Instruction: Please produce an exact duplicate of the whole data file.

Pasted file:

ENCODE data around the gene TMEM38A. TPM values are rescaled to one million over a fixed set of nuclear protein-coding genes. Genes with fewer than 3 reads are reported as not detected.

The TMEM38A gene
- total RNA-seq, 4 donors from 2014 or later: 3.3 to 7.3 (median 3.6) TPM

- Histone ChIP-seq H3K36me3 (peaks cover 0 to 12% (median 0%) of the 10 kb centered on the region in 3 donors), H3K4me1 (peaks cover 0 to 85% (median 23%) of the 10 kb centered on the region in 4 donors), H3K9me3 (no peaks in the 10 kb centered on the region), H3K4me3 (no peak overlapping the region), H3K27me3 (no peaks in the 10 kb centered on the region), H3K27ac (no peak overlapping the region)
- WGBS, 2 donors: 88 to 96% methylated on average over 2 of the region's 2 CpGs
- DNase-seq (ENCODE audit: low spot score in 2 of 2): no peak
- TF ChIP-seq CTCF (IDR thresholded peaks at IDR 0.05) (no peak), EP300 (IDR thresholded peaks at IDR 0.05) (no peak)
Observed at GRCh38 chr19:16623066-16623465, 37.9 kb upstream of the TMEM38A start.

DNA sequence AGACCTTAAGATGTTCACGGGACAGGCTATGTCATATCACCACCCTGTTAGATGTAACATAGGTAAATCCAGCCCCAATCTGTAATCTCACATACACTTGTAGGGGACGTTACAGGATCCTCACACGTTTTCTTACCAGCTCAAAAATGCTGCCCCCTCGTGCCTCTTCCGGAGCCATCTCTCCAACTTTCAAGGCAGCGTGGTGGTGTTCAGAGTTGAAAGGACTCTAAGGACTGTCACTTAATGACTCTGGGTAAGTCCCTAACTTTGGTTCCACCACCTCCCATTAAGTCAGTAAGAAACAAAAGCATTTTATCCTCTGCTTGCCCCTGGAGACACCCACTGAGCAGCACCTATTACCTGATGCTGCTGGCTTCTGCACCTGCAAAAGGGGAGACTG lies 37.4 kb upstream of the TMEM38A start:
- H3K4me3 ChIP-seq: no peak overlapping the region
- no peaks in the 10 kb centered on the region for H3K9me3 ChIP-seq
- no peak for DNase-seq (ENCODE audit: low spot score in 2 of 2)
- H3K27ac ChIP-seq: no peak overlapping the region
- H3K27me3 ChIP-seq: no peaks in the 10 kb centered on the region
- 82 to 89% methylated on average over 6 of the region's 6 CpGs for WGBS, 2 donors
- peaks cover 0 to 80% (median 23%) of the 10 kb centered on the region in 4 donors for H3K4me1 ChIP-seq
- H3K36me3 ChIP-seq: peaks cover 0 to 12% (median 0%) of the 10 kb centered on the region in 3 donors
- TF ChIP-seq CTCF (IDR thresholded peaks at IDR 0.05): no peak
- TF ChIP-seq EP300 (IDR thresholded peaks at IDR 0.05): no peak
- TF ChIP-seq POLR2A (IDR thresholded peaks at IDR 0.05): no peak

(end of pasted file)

ENCODE data around the gene TMEM38A. TPM values are rescaled to one million over a fixed set of nuclear protein-coding genes. Genes with fewer than 3 reads are reported as not detected.

The TMEM38A gene
- total RNA-seq, 4 donors from 2014 or later: 3.3 to 7.3 (median 3.6) TPM

- Histone ChIP-seq H3K36me3 (peaks cover 0 to 12% (median 0%) of the 10 kb centered on the region in 3 donors), H3K4me1 (peaks cover 0 to 85% (median 23%) of the 10 kb centered on the region in 4 donors), H3K9me3 (no peaks in the 10 kb centered on the region), H3K4me3 (no peak overlapping the region), H3K27me3 (no peaks in the 10 kb centered on the region), H3K27ac (no peak overlapping the region)
- WGBS, 2 donors: 88 to 96% methylated on average over 2 of the region's 2 CpGs
- DNase-seq (ENCODE audit: low spot score in 2 of 2): no peak
- TF ChIP-seq CTCF (IDR thresholded peaks at IDR 0.05) (no peak), EP300 (IDR thresholded peaks at IDR 0.05) (no peak)
Observed at GRCh38 chr19:16623066-16623465, 37.9 kb upstream of the TMEM38A start.

DNA sequence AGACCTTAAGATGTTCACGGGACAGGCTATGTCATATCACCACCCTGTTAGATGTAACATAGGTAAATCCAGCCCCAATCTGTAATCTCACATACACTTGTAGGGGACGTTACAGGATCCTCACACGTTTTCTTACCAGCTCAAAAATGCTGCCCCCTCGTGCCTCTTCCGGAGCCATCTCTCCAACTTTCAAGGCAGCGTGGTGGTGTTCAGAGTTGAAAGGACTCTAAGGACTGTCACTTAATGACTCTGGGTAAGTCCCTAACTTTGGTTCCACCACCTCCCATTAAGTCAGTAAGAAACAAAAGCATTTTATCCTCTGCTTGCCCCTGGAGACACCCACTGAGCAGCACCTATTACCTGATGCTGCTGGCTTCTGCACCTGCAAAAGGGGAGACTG lies 37.4 kb upstream of the TMEM38A start:
- H3K4me3 ChIP-seq: no peak overlapping the region
- no peaks in the 10 kb centered on the region for H3K9me3 ChIP-seq
- no peak for DNase-seq (ENCODE audit: low spot score in 2 of 2)
- H3K27ac ChIP-seq: no peak overlapping the region
- H3K27me3 ChIP-seq: no peaks in the 10 kb centered on the region
- 82 to 89% methylated on average over 6 of the region's 6 CpGs for WGBS, 2 donors
- peaks cover 0 to 80% (median 23%) of the 10 kb centered on the region in 4 donors for H3K4me1 ChIP-seq
- H3K36me3 ChIP-seq: peaks cover 0 to 12% (median 0%) of the 10 kb centered on the region in 3 donors
- TF ChIP-seq CTCF (IDR thresholded peaks at IDR 0.05): no peak
- TF ChIP-seq EP300 (IDR thresholded peaks at IDR 0.05): no peak
- TF ChIP-seq POLR2A (IDR thresholded peaks at IDR 0.05): no peak